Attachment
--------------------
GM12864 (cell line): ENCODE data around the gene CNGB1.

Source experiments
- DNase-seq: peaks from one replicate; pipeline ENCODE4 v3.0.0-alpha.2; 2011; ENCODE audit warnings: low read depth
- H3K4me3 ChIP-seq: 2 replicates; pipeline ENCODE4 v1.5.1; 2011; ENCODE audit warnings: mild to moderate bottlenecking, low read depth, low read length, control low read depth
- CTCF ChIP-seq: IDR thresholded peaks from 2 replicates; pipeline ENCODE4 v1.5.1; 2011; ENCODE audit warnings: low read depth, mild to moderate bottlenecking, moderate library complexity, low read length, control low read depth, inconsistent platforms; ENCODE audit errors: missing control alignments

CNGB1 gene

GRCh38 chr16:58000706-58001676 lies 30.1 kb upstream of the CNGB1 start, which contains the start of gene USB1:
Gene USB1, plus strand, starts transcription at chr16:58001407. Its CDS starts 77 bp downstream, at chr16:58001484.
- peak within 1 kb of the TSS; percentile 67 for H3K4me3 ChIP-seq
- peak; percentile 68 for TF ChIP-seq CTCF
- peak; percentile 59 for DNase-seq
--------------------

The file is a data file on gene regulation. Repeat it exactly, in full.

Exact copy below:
GM12864 (cell line): ENCODE data around the gene CNGB1.

Source experiments
- DNase-seq: peaks from one replicate; pipeline ENCODE4 v3.0.0-alpha.2; 2011; ENCODE audit warnings: low read depth
- H3K4me3 ChIP-seq: 2 replicates; pipeline ENCODE4 v1.5.1; 2011; ENCODE audit warnings: mild to moderate bottlenecking, low read depth, low read length, control low read depth
- CTCF ChIP-seq: IDR thresholded peaks from 2 replicates; pipeline ENCODE4 v1.5.1; 2011; ENCODE audit warnings: low read depth, mild to moderate bottlenecking, moderate library complexity, low read length, control low read depth, inconsistent platforms; ENCODE audit errors: missing control alignments

CNGB1 gene

GRCh38 chr16:58000706-58001676 lies 30.1 kb upstream of the CNGB1 start, which contains the start of gene USB1:
Gene USB1, plus strand, starts transcription at chr16:58001407. Its CDS starts 77 bp downstream, at chr16:58001484.
- peak within 1 kb of the TSS; percentile 67 for H3K4me3 ChIP-seq
- peak; percentile 68 for TF ChIP-seq CTCF
- peak; percentile 59 for DNase-seq